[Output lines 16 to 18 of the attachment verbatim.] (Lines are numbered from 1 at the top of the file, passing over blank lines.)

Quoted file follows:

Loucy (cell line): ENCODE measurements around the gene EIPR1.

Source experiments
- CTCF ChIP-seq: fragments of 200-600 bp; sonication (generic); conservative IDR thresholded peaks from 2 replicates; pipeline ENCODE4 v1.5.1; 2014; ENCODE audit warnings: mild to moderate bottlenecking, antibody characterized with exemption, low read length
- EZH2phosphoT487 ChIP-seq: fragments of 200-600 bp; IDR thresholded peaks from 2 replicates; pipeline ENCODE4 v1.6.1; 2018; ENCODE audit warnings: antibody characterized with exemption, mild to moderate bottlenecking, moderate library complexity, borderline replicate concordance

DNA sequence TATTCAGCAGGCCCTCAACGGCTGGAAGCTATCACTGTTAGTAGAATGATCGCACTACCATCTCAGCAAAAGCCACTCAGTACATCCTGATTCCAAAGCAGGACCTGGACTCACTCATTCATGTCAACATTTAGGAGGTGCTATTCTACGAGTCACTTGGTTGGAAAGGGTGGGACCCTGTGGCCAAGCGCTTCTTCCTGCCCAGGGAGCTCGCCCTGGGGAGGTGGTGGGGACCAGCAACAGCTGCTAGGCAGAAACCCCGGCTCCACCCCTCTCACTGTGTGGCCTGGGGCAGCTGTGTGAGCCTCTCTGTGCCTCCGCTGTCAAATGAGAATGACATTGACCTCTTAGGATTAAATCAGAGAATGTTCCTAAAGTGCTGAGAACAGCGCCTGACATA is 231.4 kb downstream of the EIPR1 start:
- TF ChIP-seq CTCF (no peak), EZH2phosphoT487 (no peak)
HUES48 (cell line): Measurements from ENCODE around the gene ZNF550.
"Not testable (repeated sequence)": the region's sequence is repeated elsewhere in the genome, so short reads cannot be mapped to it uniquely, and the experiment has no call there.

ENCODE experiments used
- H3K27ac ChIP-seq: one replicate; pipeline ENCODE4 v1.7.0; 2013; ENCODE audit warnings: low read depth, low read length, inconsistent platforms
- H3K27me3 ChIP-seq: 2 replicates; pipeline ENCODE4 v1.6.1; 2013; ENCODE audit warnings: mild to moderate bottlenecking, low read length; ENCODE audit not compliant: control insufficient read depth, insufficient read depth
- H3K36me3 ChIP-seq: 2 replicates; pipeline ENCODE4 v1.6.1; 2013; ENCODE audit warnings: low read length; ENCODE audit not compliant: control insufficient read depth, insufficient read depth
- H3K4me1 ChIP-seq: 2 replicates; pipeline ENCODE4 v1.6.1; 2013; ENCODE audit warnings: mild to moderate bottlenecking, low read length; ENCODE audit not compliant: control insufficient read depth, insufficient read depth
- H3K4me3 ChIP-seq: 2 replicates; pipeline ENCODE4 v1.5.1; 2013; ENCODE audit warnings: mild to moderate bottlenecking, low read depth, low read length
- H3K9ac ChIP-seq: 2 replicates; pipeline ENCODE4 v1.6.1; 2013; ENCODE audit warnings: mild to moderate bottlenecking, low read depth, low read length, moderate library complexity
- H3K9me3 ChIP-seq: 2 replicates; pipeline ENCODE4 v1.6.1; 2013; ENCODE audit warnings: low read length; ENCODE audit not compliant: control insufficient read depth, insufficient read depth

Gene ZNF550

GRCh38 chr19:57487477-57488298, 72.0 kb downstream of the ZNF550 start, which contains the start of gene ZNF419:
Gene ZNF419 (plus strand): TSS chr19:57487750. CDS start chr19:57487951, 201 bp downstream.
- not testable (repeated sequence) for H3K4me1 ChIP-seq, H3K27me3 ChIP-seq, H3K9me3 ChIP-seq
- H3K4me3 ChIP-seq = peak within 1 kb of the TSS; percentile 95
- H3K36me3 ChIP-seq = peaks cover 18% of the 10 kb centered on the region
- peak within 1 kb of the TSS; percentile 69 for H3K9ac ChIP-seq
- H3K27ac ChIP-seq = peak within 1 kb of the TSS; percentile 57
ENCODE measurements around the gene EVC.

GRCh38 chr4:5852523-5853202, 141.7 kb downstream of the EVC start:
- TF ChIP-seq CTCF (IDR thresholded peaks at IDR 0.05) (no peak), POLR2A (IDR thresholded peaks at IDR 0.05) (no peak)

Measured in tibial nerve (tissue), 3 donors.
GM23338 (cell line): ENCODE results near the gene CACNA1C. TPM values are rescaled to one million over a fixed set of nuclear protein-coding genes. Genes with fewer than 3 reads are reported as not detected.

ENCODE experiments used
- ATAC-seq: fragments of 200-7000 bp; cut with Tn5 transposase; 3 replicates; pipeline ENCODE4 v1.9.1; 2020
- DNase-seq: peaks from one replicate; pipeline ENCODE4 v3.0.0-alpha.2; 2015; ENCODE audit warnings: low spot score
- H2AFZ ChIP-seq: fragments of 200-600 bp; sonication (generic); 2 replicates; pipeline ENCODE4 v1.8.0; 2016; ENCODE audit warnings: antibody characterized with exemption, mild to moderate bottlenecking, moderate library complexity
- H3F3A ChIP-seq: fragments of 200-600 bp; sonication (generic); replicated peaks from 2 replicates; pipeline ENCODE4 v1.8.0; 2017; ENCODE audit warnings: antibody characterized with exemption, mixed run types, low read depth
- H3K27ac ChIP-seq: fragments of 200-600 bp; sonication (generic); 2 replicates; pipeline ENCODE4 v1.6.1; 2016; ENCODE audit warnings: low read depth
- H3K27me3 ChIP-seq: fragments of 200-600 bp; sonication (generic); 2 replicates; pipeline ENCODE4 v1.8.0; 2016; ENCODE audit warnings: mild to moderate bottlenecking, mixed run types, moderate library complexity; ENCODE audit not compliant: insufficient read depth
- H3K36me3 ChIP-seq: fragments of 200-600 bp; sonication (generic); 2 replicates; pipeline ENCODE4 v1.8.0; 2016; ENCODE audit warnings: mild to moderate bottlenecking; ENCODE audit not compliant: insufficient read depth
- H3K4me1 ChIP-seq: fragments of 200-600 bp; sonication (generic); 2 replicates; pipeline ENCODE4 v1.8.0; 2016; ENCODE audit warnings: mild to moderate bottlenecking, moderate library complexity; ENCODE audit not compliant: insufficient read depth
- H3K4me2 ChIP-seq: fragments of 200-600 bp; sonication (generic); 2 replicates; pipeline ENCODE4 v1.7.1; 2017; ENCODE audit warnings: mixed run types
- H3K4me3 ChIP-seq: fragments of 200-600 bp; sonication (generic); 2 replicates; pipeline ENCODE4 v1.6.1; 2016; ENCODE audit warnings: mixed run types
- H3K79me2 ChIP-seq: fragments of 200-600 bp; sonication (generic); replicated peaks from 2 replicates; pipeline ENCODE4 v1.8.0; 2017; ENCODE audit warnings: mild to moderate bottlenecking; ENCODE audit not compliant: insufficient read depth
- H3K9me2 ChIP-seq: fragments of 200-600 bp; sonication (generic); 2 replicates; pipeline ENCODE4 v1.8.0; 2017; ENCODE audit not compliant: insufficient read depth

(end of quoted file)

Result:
- H3K9me3 ChIP-seq: 2 replicates; pipeline ENCODE4 v1.6.1; 2013; ENCODE audit warnings: low read length; ENCODE audit not compliant: control insufficient read depth, insufficient read depth

Gene ZNF550

GRCh38 chr19:57487477-57488298, 72.0 kb downstream of the ZNF550 start, which contains the start of gene ZNF419: